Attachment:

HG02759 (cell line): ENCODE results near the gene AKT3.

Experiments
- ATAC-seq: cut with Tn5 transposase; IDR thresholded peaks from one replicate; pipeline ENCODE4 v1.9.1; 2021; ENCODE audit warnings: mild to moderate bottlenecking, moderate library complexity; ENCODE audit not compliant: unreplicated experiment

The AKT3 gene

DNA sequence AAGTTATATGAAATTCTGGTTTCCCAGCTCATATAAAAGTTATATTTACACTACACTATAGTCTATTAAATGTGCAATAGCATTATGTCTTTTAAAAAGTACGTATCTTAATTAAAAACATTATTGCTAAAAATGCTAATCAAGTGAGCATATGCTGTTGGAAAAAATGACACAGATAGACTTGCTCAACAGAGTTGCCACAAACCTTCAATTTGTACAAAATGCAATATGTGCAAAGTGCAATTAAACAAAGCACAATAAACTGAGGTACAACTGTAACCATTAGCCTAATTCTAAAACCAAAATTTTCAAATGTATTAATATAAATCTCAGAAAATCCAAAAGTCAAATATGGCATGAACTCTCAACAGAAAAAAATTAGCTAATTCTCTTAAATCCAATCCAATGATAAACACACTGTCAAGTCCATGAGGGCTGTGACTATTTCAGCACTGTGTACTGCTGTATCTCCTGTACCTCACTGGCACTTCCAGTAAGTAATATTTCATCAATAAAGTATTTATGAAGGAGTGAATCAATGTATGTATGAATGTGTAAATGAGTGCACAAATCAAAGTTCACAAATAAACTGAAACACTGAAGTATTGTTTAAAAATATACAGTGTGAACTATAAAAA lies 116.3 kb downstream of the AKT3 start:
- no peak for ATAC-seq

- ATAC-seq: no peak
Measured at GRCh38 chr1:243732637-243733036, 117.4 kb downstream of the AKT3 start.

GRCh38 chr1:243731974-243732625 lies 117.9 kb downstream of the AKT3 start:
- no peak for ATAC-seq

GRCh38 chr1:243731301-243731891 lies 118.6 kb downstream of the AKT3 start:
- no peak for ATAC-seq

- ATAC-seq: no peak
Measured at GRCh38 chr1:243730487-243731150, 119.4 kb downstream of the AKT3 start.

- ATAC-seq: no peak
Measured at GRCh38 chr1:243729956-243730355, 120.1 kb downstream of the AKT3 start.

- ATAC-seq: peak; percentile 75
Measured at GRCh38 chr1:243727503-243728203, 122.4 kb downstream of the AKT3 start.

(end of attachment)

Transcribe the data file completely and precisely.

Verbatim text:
HG02759 (cell line): ENCODE results near the gene AKT3.

Experiments
- ATAC-seq: cut with Tn5 transposase; IDR thresholded peaks from one replicate; pipeline ENCODE4 v1.9.1; 2021; ENCODE audit warnings: mild to moderate bottlenecking, moderate library complexity; ENCODE audit not compliant: unreplicated experiment

The AKT3 gene

DNA sequence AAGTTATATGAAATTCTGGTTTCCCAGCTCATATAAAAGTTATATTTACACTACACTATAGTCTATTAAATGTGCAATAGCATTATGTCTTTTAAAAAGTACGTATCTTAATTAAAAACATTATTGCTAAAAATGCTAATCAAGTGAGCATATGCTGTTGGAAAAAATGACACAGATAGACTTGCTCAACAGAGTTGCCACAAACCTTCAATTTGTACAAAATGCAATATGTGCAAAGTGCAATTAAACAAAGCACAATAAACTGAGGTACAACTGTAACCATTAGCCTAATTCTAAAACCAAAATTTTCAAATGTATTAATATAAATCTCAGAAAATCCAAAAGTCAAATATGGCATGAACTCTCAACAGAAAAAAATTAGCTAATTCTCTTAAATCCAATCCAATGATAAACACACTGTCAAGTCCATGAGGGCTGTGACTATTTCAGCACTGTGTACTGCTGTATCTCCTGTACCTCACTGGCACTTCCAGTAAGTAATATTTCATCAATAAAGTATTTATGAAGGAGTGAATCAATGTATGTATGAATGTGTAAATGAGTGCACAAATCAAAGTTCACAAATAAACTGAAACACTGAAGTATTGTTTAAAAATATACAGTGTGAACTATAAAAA lies 116.3 kb downstream of the AKT3 start:
- no peak for ATAC-seq

- ATAC-seq: no peak
Measured at GRCh38 chr1:243732637-243733036, 117.4 kb downstream of the AKT3 start.

GRCh38 chr1:243731974-243732625 lies 117.9 kb downstream of the AKT3 start:
- no peak for ATAC-seq

GRCh38 chr1:243731301-243731891 lies 118.6 kb downstream of the AKT3 start:
- no peak for ATAC-seq

- ATAC-seq: no peak
Measured at GRCh38 chr1:243730487-243731150, 119.4 kb downstream of the AKT3 start.

- ATAC-seq: no peak
Measured at GRCh38 chr1:243729956-243730355, 120.1 kb downstream of the AKT3 start.

- ATAC-seq: peak; percentile 75
Measured at GRCh38 chr1:243727503-243728203, 122.4 kb downstream of the AKT3 start.